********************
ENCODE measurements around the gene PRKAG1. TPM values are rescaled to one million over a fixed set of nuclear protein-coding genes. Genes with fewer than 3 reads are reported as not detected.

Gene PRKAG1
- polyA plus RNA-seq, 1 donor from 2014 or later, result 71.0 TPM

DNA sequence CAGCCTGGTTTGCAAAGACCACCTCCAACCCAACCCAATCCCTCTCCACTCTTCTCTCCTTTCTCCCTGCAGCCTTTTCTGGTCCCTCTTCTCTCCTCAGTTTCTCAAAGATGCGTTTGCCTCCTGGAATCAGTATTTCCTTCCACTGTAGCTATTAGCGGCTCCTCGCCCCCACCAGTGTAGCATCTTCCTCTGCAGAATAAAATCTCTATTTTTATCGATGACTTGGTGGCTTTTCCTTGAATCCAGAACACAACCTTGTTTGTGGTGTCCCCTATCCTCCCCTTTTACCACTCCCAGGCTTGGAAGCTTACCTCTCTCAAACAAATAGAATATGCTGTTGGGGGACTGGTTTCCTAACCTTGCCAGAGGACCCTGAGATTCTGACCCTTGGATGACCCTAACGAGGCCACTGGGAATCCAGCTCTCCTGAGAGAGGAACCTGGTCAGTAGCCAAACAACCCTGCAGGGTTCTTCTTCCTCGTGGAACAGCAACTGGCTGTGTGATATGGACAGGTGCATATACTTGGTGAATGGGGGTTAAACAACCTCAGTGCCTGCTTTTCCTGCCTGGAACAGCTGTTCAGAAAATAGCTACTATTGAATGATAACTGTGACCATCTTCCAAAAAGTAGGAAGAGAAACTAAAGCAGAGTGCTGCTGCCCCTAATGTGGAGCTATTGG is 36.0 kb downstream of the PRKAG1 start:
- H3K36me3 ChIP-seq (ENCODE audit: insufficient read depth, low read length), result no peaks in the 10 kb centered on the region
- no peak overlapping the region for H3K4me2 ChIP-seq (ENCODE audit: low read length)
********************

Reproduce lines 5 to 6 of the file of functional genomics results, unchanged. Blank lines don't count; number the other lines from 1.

- H3K36me3 ChIP-seq (ENCODE audit: insufficient read depth, low read length), result no peaks in the 10 kb centered on the region
- no peak overlapping the region for H3K4me2 ChIP-seq (ENCODE audit: low read length)